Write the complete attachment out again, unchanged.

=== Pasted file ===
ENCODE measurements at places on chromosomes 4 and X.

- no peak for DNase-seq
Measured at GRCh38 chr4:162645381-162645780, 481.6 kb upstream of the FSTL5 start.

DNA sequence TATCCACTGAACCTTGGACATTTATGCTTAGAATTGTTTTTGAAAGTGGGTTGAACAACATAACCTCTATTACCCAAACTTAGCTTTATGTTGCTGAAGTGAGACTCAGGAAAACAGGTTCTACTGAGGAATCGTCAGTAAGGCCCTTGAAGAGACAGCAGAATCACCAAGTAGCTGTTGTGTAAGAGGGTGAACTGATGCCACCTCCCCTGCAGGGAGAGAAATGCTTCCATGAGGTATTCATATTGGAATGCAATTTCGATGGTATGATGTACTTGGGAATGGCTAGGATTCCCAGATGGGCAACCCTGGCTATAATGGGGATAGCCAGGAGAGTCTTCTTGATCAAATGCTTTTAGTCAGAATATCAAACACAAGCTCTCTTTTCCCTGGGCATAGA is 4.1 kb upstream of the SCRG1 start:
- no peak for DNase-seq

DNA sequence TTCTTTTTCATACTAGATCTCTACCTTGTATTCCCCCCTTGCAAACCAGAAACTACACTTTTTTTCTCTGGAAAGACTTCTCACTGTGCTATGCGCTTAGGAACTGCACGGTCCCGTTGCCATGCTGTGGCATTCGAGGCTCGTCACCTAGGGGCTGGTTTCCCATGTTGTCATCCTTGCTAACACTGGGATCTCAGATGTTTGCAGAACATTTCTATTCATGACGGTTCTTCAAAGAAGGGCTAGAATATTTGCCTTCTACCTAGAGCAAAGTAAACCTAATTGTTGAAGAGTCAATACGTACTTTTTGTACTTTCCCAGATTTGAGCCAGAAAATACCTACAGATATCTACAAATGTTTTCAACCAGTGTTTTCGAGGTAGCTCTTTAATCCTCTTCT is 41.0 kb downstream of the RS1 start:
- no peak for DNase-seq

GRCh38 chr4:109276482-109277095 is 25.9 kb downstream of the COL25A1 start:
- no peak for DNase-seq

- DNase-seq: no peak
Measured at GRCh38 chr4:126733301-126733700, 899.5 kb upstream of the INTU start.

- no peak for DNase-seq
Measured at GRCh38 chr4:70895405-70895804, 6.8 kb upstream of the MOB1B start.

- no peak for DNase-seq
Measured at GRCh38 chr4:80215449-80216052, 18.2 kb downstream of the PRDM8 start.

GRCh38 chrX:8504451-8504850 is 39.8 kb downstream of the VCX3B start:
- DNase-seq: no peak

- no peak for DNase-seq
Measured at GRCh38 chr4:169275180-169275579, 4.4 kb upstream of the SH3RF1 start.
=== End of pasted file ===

ENCODE measurements at places on chromosomes 4 and X.

- no peak for DNase-seq
Measured at GRCh38 chr4:162645381-162645780, 481.6 kb upstream of the FSTL5 start.

DNA sequence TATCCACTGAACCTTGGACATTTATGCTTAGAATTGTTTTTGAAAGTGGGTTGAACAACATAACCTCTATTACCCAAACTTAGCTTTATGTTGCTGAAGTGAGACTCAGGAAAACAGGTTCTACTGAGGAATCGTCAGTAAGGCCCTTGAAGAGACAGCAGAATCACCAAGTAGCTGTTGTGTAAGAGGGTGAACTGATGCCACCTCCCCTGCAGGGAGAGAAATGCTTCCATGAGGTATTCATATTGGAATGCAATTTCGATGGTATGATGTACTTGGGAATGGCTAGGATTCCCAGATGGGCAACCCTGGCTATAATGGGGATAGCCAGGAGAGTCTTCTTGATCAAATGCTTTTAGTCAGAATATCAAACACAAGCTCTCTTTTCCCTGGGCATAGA is 4.1 kb upstream of the SCRG1 start:
- no peak for DNase-seq

DNA sequence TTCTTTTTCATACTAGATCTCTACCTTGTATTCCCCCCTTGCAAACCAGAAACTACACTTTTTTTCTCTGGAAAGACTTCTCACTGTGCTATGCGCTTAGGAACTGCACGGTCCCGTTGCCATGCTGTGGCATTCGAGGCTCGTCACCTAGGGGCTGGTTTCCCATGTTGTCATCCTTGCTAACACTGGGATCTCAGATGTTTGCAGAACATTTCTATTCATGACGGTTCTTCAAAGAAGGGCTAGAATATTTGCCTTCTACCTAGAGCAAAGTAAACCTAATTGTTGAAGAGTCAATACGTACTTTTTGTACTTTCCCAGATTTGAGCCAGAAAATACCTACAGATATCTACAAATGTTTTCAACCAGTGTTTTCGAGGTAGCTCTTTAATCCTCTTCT is 41.0 kb downstream of the RS1 start:
- no peak for DNase-seq

GRCh38 chr4:109276482-109277095 is 25.9 kb downstream of the COL25A1 start:
- no peak for DNase-seq

- DNase-seq: no peak
Measured at GRCh38 chr4:126733301-126733700, 899.5 kb upstream of the INTU start.

- no peak for DNase-seq
Measured at GRCh38 chr4:70895405-70895804, 6.8 kb upstream of the MOB1B start.

- no peak for DNase-seq
Measured at GRCh38 chr4:80215449-80216052, 18.2 kb downstream of the PRDM8 start.

GRCh38 chrX:8504451-8504850 is 39.8 kb downstream of the VCX3B start:
- DNase-seq: no peak

- no peak for DNase-seq
Measured at GRCh38 chr4:169275180-169275579, 4.4 kb upstream of the SH3RF1 start.